Skip to Main Content

If you or your qualifying spouse has served in the Armed Forces for a period of time, you may already know that Veterans Affairs (VA) home loans are a popular advantage among service members, veterans, and certain spouses. Home loans backed by the U.S. Department of Veterans Affairs are a popular path to first-time homeownership, but VA loans may also be available for home refinances or purchase of a new primary residence.

Potential homebuyers or home loan applicants who want to learn more about 2024 VA loan changes may have heard their home options are constrained by a so-called “VA loan limit” which supposedly limits their ability to buy a home above a certain value. However, there is technically no maximum amount of money you may take out on a VA mortgage. In the VA’s own words, “as of 2020, if you have full entitlement, you don’t have a VA loan limit.” Keep reading to learn more about determining your VA home loan entitlement, and where to look up the limits the VA employs if you are already using a portion of your entitlement.


Understanding VA Loan Eligibility and Entitlement

In the context of a VA home loan, your “entitlement” reflects the guarantee that the VA makes to home lenders when you take out a VA loan. Veterans with full entitlement may be eligible to purchase a primary residence and enjoy the many advantages of a VA home loan. According to the Department of Veterans Affairs, you ought to have full entitlement if one of these conditions applies to you:

  1. You’ve never taken out a VA home loan,
  2. “You’ve paid a previous VA loan in full and sold the property” (your Certificate of Eligibility should show full entitlement)
  3. You’ve repaid any foreclosure or short sale on a previous VA loan.

Remember- if you have full entitlement, you should not have a loan limit when homebuying or refinancing using a VA home loan. Keep in mind, however, that your home lender may still require you to meet certain income or credit criteria in order to qualify for VA home loans. Consulting with a loan officer can help you learn more about VA home lending options for veterans and their qualifying spouses.

Want to know how to see the balance of your entitlement? There is a form called the “Certificate of Eligibility” (or “COE”) that you or your home lender can obtain from the VA. (Learn how to request your COE from the VA.) It is likely you will need this document when it comes time to apply for your VA home loan.


I Don’t Have Full Entitlement. What is the VA Loan Limit for the County I Want to Buy in?

If you have determined that you do not have full entitlement on your VA home loan, and need to learn the VA loan limit for the market of your would-be home, you will want to look up the VA loan limit by county. As of the time of this writing, according to the VA, “VA home limits are the same as the Federal Housing Finance Agency (FHFA) limits” which are also sometimes called “conforming loan limits.” In other words, if you do not have full entitlement, your options may be affected by the value of the property, and whether that price exceeds the conforming loan limit – the same as conventional and FHA home loans.

Those up-to-date conforming loan limit (CLL) values may be accessed on the site for the Federal Housing Finance Agency. The loan limits for each county in the U.S. are typically updated annually.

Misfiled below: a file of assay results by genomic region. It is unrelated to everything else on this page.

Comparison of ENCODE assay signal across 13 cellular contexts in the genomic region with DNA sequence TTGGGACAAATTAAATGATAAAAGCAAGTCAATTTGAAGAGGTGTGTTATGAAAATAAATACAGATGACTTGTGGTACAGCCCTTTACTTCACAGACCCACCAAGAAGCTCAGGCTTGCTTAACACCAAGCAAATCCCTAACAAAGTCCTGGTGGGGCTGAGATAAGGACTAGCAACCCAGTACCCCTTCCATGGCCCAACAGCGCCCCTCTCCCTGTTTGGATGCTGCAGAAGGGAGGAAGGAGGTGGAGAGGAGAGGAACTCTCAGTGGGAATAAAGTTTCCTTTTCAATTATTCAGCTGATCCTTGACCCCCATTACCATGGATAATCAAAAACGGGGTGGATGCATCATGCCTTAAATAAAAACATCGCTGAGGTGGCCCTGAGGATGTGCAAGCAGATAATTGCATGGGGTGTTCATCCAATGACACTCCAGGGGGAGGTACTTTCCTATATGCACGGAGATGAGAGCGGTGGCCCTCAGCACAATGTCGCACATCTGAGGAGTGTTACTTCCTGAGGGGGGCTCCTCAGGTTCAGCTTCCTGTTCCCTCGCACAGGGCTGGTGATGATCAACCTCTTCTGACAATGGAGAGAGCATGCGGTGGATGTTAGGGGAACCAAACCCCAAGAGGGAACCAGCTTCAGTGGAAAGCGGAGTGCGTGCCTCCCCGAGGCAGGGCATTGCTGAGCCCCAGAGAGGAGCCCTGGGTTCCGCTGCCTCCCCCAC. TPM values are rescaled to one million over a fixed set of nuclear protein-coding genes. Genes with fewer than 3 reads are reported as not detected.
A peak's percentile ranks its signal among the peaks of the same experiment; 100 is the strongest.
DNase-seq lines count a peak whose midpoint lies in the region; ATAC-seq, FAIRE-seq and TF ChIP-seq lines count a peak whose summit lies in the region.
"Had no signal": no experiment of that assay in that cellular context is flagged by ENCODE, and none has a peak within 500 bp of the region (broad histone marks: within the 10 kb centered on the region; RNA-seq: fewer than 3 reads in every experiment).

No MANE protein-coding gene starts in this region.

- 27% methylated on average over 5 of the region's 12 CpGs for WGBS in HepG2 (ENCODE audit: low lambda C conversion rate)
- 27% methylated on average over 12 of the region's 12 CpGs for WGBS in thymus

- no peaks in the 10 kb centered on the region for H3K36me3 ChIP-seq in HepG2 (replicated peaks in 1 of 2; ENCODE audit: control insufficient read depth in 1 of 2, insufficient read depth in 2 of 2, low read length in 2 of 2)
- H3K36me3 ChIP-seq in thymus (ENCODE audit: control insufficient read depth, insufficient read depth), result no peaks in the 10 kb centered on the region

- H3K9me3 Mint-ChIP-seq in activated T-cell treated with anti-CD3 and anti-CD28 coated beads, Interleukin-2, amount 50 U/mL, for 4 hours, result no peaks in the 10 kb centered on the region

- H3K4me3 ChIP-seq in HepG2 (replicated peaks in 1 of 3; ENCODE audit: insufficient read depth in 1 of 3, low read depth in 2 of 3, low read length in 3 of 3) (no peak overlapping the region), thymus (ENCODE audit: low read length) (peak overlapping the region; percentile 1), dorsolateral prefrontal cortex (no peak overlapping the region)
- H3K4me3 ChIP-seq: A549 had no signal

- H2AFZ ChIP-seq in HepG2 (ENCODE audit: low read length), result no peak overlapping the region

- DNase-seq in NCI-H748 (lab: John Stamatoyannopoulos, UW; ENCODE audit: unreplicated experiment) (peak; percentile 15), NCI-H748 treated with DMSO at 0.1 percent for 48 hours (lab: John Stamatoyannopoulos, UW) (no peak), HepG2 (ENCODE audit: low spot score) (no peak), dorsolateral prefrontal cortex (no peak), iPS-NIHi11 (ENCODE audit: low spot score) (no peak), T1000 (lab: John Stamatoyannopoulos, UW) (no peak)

What Do I Do if I Want to Borrow Above the VA Loan Limit?

If you have full VA entitlement, you may purchase a home at any price a lender will approve you for. The federal government will guarantee up to 25% of your mortgage loan amount to the lender in the event you default. This was updated with the passing of the Blue Water Navy Vietnam Veterans Act of 2019, which did away with special loan limits for VA loans.

If you do not have full entitlement, and you are still interested in making a home purchase with a VA home loan, your VA home loan options may not have run out yet. The VA says, “You may need to make a down payment if you’re using remaining entitlement and your loan amount is over $144,000. This is because most lenders require that your entitlement, down payment, or a combination of both covers at least 25% of your total loan amount. So if you’re able and willing to make a down payment, you may be able to borrow more than the county loan limit with a VA-backed loan. Remember, your lender will still need to approve you for a loan.” This will depend on your VA loan eligibility.


What to Do with Your Knowledge of VA Loan Limits

Now that you understand where to find the current VA loan limit for your county, consider how these might affect your home purchase. Look at listings for homes you may be interested in purchasing, and perhaps contact a loan officer to help strategize the best financing options for your situation.

Interested in learning more about the Learning Center to help American servicemembers and veterans who are seeking to buy, build, or refinance a home. Check out “VA Loan FAQs” for some frequently asked questions concerning home loans backed by the Department of Veterans Affairs, or one of the many other helpful posts and resources for would-be homebuyers.

This information is intended for educational purposes only. Products and interest rates subject to change without notice. Loan products are subject to credit approval and include terms and conditions, fees and other costs. Terms and conditions may apply. Property insurance is required on all loans secured by property. VA loan products are subject to VA eligibility requirements. Adjustable Rate Mortgage (ARM) interest rates and monthly payment are subject to adjustment. Upon submission of a full application, a mortgage banker will review and provide you with the terms, conditions, disclosures, and additional details on the interest rates that apply to your individual situation.